Chris Floyd
Show Hide image

Poet Sir Geoffrey Hill dies aged 84

His wife confirmed Hill passed away “suddenly, and without pain or dread”.

British Poet Sir Geoffrey Hill has died at age 84, his wife confirmed on Twitter this morning.

Hill, who had often been referred to as the “greatest living poet in the English language”, leaves behind him an extensive corpus of poetry extending back into the Fifties. Oxford University’s Professor of Poetry from 2010-2015, Hill was also a respected critical essayist, winning the Truman Capote Award for Literary Criticism in 2009 for his Collected Critical Writings.

Hill’s distinctive, esoteric style means he has often been referred to as a “difficult” poet. But Sophie Ratcliffe, writing for the New Statesman in 2007, argues that this is not the case.

It is frustrating that so many descriptions of Hill's poetry describe him as a difficult poet. The characterisation distracts from the fact that he is, and always has been, among our greatest broken love poets.

Peter Popham, writing for the NS in 2012, agrees, drawing parallels between Hill’s work and Game of Thrones, and arguing that it is time a wider audience discovered his poetry:

For decades, scholars have been describing Hill as the best living British poet, so it is strange how few people seem to know his work. The standard explanation for this is that he is difficult. Being difficult, his harshest critics go on to call him an elitist and hence, in an ugly leap that usually involves dragging in Ezra Pound, a bit of a fascist. Attacks of this sort have built a firewall between the poet and his potential readership.

This is a pity. If a wider readership were merely missing out on some colossal old bore, the stigma of elitism wouldn’t matter. But Hill is a wonderful poet, unsurpassed in his earlier years for his lyric gift and ever richer, funnier, denser, more acerbic in the volumes that have flooded from his pen recently.

The argument about elitism is a tragic hangover from the age when our national culture was under the sway of a sort of prescriptive populism – a form of condescension that produced the New English Bible and figures such as Philip Larkin, whose reactionary politics went hand in hand with an insistence on being instantaneously understandable to everybody.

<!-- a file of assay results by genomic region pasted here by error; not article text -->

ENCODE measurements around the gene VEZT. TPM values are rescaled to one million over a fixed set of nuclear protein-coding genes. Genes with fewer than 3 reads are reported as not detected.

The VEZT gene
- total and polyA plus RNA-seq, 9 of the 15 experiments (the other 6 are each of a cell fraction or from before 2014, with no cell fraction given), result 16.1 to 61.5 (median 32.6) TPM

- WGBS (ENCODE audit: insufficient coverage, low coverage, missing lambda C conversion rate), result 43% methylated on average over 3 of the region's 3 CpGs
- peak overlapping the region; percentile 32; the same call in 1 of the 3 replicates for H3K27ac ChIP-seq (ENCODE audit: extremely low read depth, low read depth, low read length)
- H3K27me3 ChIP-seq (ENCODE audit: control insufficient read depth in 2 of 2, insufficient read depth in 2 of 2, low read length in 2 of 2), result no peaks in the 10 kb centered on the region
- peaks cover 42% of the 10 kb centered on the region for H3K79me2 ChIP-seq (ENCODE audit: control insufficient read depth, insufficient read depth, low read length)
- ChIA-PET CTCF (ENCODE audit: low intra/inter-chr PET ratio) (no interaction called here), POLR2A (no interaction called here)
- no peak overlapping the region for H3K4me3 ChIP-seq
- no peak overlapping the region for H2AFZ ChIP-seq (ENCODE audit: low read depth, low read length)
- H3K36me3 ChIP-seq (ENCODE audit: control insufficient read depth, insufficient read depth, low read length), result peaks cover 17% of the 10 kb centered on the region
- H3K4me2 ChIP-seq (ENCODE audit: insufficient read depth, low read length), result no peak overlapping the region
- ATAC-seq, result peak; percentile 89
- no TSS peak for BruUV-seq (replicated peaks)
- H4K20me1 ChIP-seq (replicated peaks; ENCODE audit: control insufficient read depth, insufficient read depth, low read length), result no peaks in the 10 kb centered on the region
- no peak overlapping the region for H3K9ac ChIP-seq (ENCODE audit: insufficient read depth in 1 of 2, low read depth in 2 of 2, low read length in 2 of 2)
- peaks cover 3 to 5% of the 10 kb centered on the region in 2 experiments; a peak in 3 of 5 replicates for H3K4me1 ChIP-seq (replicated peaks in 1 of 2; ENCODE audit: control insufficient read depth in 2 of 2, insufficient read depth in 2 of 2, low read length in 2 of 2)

Why should we expect to understand poems at a single sitting, as if poetry were under the jurisdiction of the Plain English Campaign? We think nothing of exerting ourselves to learn a language or master a new software program – why should it be regarded as anachronistic to demand a fraction of such effort to understand a poem? If a poet has something to teach, poetry lovers should be prepared to make the effort to learn.

Hill has never worn his politics on his sleeve but he is clear about the dangers of deliberate simplification, quoting the dictum that “tyrants always want a language and a literature that is easily understood”. “Tyranny requires simplification,” he maintains. “Genuinely difficult art is truly democratic.”

All of which is to erect another discouraging firewall between Hill and a wider audience. Yet, in an age when a little light research is as easy as saying “Google”, when a book-length annotation of Hill’s most difficult (and amazing) long poem “Speech! Speech!” is available for nothing on the internet, we really have no excuse for not diving into this man’s extraordinary oeuvre. 

Anna Leszkiewicz is a pop culture writer at the New Statesman.

Show Hide image

Fasting and Feasting: the eccentric life of food writer Patience Gray

Journalist Adam Federman clearly venerates his subject, and his research is overwhelmingly diligent. 

It is hard, these days, to open a food magazine or a news­paper’s colour supplement without finding an article extolling the charm of foraging. So fashionable has the Instagram-friendly pursuit become that the botanist James Wong recently  wrote of his alarm at finding pictures of food – often published on blogs proclaiming the evils of sugar, gluten and dairy – prettily decorated with flowers of extreme toxicity: narcissus, catharanthus, lantana and rhododendron.

The food writer Patience Gray loved narcissi, whose springtime appearance on Naxos she described in her 1989 account of a year spent on the Greek island, Ring Doves and Snakes; but she would have known better than to use them as a garnish. Her passionate interest in foraged and seasonal food, which began during her wartime years spent in a primitive cottage in Sussex, where she pursued a scholarly interest in edible fungi, developed over the many decades during which she lived with her partner, the sculptor Norman Mommens, in some of the remotest parts of the Mediterranean.